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Articles From Lumsden McCormick

Take Steps to Prevent Fraud at Your Nonprofit

Most people would likely find the idea of fraud against a nonprofit organization abhorrent. Nonprofits are often treated as sacred cows because they’re dedicated to achieving altruistic goals. But no entity is immune, and all charitable groups should take steps to help deter embezzlement and other types of fraud.

In a recent example, a Society for the Prevention of Cruelty to Animals in the Eastern United States named a new director and announced new safeguards designed to help prevent fraud. Why? Because the former director had recently pleaded guilty to grand larceny, criminal tax fraud and falsifying records in a scheme involving two other employees that defrauded the nonprofit of more than $700,000.

Background Information

Theft and embezzlement pose problems for nonprofits in three primary ways:

    1. It usually results in monetary damage that can be hard to recover from and might lead to the organization’s demise.
    2. It may tarnish the group’s public image, making the nonprofit seem as if it’s dishonest or clueless. This could discourage donors and grant-makers.
    3. Internally, it can shake the faith of the organization down to its core.

Fraudsters can victimize nonprofit in many ways. Among the more common are:

Check tampering. Most organizations have bank checking accounts, but not everyone is authorized to sign checks. Still, an employee could easily forge a signature that could be hard to detect. Sometimes even officers and others in positions of authority sign and cash checks to use the money for personal reasons.

In addition, busy executives or directors might not take the time to scrutinize every check they sign. So someone may try to slip one by and hope that it’s not noticed. To avoid this problem, signers should carefully examine what they’re signing and ensure that a proper invoice accompanies each transaction.

Skimming. In this type of fraud, cash is stolen before it’s reported. For instance, an employee or volunteer could pocket cash donations and underreport the amount given. Or someone could open a personal bank account with the same or a similar name as the organization and deposit donor checks into it. To close the loop, the skimmer might even send thank-you notes to the donors on the organization’s official letterhead. And of course, nonprofit frequently sponsor special events and receive proceeds in cash that may easily be lifted from the cashbox.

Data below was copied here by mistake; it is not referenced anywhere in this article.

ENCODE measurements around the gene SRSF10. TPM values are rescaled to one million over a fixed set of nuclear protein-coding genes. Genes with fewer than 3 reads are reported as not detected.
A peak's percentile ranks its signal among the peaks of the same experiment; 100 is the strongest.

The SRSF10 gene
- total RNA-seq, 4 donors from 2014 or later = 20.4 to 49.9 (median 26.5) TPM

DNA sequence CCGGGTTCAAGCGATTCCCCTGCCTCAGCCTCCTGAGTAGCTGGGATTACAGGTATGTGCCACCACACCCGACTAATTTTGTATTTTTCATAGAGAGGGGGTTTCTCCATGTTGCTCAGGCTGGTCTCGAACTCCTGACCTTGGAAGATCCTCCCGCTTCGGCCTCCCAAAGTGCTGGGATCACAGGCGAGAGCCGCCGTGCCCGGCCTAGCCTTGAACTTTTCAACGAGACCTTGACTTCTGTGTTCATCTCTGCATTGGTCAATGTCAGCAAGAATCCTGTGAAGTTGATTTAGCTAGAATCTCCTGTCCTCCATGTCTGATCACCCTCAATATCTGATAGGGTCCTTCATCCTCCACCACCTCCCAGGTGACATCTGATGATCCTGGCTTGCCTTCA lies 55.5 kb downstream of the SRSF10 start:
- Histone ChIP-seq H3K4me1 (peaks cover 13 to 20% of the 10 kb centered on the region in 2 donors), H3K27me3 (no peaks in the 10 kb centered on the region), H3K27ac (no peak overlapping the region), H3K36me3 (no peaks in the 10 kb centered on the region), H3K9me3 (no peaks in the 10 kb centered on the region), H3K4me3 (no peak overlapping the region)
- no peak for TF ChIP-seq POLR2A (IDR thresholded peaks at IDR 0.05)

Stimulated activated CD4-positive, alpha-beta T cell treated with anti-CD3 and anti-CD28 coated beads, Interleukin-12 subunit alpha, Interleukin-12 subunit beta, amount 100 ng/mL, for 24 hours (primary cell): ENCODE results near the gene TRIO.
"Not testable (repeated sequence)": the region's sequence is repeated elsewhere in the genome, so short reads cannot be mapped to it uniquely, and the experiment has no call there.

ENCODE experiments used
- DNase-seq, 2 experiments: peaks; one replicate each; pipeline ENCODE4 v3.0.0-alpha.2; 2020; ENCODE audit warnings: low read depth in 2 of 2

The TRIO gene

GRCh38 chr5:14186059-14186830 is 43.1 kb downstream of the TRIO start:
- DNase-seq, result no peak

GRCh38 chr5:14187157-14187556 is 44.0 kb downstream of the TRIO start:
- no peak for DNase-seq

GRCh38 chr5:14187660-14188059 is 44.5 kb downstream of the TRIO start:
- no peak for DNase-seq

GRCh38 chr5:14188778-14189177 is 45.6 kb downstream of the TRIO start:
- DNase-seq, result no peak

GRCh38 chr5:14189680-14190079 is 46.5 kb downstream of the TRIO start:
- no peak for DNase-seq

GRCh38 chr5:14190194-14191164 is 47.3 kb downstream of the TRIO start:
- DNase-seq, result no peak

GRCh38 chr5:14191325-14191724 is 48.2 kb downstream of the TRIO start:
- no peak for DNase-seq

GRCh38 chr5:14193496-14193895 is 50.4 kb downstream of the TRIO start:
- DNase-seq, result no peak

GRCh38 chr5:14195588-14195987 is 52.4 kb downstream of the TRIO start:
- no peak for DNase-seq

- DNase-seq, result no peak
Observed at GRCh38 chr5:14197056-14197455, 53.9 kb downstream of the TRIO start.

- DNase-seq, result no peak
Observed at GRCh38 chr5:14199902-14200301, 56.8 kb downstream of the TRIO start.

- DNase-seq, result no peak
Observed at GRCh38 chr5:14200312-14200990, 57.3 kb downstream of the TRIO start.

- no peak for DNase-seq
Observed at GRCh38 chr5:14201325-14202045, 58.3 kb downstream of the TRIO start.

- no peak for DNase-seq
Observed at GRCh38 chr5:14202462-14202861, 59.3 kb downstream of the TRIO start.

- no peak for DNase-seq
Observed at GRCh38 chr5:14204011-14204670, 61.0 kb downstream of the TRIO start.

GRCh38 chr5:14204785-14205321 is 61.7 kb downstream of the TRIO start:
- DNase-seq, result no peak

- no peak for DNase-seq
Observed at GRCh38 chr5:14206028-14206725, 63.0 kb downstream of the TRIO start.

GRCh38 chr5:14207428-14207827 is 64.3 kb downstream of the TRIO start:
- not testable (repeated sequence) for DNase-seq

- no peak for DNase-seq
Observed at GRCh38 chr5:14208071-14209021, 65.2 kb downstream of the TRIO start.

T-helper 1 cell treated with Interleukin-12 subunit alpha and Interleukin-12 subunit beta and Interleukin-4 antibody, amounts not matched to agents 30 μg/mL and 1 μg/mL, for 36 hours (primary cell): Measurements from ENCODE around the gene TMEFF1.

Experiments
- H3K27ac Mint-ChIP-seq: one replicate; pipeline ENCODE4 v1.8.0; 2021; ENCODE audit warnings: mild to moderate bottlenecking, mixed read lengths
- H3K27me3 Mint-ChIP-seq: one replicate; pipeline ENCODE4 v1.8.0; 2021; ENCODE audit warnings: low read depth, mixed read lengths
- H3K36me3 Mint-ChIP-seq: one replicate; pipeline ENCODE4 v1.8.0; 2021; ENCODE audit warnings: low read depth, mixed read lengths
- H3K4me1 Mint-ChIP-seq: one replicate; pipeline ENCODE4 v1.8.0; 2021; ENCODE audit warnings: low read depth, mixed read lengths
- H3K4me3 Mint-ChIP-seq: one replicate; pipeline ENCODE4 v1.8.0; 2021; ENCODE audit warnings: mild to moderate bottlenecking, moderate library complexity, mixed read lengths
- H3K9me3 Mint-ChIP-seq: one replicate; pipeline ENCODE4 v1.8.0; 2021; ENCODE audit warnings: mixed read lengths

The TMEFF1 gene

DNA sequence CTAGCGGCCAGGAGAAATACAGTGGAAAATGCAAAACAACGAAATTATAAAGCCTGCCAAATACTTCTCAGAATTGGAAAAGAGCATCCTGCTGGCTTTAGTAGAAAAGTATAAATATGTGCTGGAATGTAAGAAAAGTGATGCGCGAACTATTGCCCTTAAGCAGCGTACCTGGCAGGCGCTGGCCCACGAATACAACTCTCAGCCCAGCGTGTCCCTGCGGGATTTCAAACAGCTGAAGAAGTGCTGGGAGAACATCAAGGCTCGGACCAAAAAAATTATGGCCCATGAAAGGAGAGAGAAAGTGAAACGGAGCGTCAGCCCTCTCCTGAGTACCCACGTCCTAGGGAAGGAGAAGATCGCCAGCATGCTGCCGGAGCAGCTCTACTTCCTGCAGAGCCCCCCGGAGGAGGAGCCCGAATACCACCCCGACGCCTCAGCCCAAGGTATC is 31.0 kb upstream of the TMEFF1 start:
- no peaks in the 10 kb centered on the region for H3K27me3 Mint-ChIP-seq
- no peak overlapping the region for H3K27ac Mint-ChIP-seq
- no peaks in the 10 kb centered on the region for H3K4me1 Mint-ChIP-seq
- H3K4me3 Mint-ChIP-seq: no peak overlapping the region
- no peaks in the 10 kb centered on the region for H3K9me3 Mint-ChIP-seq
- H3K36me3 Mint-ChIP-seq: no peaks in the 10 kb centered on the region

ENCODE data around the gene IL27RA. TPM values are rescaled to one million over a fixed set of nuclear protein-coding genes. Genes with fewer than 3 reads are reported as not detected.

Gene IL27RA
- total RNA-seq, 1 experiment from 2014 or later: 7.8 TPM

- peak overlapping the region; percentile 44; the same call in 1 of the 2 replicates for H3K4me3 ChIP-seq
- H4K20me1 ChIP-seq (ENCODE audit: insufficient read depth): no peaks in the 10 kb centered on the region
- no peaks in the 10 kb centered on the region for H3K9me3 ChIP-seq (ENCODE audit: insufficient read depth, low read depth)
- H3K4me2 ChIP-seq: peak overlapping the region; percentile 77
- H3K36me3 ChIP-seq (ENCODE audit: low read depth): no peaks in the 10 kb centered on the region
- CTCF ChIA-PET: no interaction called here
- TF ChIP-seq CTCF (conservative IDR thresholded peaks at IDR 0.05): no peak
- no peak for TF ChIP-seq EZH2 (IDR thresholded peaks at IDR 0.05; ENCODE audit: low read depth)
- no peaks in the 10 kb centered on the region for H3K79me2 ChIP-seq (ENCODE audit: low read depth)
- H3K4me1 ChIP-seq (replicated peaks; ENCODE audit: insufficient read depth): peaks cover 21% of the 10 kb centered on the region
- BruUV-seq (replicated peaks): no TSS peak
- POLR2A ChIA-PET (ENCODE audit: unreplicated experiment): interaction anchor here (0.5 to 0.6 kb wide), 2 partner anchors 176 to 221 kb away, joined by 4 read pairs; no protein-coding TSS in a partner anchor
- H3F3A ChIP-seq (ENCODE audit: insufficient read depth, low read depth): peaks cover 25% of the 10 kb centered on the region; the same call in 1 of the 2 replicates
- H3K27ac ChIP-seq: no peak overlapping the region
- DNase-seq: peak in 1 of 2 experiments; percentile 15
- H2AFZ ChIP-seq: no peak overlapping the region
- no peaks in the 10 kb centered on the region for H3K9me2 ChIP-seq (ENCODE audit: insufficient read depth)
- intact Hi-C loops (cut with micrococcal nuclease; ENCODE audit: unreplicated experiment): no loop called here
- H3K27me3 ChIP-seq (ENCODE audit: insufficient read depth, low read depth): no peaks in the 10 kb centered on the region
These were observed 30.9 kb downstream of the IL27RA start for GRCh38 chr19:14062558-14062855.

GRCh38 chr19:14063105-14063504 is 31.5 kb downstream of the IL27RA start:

Payroll issues. These can include a variety of schemes ranging from payments to nonexistent employees to unauthorized raises or bonuses. Frequently, embezzlement is committed by someone with access to payroll, so make sure you have a system of “checks and balances” in place. Using an outside third party may thwart problems.

Property Theft. While money is most commonly involved in theft, expensive equipment may also be taken from your offices — including computers, cameras, other electronic devices and even works of art. When possible, store valuables in a secure location with limited access.

Steps to Fight Fraud

One of the best ways to discourage fraud is to make it abundantly clear that the organization has zero tolerance for it. If your nonprofit hasn’t already done so, establish that it will aggressively investigate any indication of embezzlement or theft and punish offenders. Typically, an organization can accomplish this with the following steps:

Require double signatures. Several layers of approval make it more difficult to steal from the organization. For expenditures over a predetermined amount, require two signatories on every check and every authorization or payment. If your staff is too small for this, have an officer or director be the second signatory.

All requests for cash or checks should include an invoice or other document indicating the disbursement is appropriate. Don’t sign blank checks. Also, require two individuals to approve in writing the use of credit cards for costs over a certain amount. The person using the card shouldn’t be the same person authorizing its use.

Segregate duties. At the very least, different employees should be responsible for authorizing payments, disbursing funds, reconciling bank statements and reviewing credit card statements. No one individual should be responsible for receiving, depositing, recording and reconciling the receipt of funds. In addition, all contracts should be approved by a manager who isn’t directly involved in the transaction. Contracts should be awarded through transparent bidding.